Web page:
|The first excerpt represents the past or something you must release, and is drawn from Maria, or the Wrongs of Woman by Mary Wollstonecraft:
on her constitution, that she died in the wretched garret, where
her virtuous mistress had forced her to take refuge in the very
pangs of labour, though my father, after a slight reproof, was
allowed to remain in his place--allowed by the mother of six
children, who, scarcely permitting a footstep to be heard,
during her month's indulgence, felt no sympathy for the
poor wretch, denied every comfort required by her situation.
"The day my mother, died, the ninth after my birth, I was
consigned to the care of the cheapest nurse my father could find;
who suckled her own child at the same time, and lodged as many more
as she could get, in two cellar-like apartments.
|The second excerpt represents the present or the deciding factor of the moment, and is drawn from Silas Marner by George Eliot:
trees over a silent pathway. The wide-open blue eyes looked up at
Godfrey's without any uneasiness or sign of recognition: the child
could make no visible audible claim on its father; and the father
felt a strange mixture of feelings, a conflict of regret and joy,
that the pulse of that little heart had no response for the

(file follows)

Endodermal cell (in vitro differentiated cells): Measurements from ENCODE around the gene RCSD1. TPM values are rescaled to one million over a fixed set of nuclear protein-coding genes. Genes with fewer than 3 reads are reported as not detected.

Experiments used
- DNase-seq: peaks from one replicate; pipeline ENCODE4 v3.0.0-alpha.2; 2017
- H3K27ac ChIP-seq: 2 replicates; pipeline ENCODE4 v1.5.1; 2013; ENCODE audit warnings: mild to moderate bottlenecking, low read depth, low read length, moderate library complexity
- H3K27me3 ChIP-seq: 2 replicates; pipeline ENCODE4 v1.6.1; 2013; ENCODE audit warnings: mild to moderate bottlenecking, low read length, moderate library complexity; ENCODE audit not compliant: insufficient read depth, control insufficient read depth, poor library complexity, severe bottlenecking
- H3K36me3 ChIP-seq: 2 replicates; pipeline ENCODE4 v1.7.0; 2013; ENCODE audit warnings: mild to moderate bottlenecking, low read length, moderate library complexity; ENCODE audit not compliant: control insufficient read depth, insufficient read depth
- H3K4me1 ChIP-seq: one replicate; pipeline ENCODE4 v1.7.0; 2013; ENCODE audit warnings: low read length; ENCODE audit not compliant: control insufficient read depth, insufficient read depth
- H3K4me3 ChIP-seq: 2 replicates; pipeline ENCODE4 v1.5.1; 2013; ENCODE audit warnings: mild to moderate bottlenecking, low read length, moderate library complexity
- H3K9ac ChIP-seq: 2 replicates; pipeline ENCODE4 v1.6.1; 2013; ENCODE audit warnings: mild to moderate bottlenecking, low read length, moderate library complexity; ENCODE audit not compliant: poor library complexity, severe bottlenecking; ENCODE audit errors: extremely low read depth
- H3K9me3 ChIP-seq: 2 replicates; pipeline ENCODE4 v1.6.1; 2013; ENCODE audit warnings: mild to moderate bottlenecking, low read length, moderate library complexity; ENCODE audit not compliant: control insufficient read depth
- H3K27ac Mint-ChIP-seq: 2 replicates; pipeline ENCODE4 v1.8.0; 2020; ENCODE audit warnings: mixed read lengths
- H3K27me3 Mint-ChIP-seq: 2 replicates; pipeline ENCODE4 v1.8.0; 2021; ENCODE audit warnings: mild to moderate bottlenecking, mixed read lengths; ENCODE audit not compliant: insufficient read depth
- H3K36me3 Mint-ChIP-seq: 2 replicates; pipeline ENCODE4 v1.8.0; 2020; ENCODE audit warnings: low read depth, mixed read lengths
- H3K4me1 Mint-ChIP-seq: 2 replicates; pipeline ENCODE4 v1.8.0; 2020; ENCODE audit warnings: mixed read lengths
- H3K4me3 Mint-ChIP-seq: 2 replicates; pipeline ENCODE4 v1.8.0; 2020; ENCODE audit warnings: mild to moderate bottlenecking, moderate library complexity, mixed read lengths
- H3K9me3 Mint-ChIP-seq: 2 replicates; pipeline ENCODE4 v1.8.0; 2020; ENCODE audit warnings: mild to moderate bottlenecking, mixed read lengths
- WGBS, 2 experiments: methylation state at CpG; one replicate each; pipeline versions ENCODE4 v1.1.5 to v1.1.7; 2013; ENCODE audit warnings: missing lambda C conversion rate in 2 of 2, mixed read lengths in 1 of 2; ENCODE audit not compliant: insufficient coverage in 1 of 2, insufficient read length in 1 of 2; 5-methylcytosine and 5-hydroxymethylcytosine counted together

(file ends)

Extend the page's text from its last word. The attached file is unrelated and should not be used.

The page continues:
half-jealous yearning in his own, when the blue eyes turned away
from him slowly, and fixed themselves on the weaver's queer face,
which was bent low down to look at them, while the small hand began
to pull Marner's withered cheek with loving disfiguration.
"You'll take the child to the parish to-morrow?" asked Godfrey,
speaking as indifferently as he could.
|The third excerpt represents the future or something you must embrace, and is drawn from Gettysburg Address by Abraham Lincoln:
Four score and seven years ago, our fathers brought forth
upon this continent a new nation: conceived in liberty, and
dedicated to the proposition that all men are created equal.
Now we are engaged in a great civil war. . .testing whether
that nation, or any nation so conceived and so dedicated. . .
can long endure. We are met on a great battlefield of that war.
We have come to dedicate a portion of that field as a final resting place
for those who here gave their lives that this nation might live.
It is altogether fitting and proper that we should do this.
But, in a larger sense, we cannot dedicate. . .we cannot consecrate. . .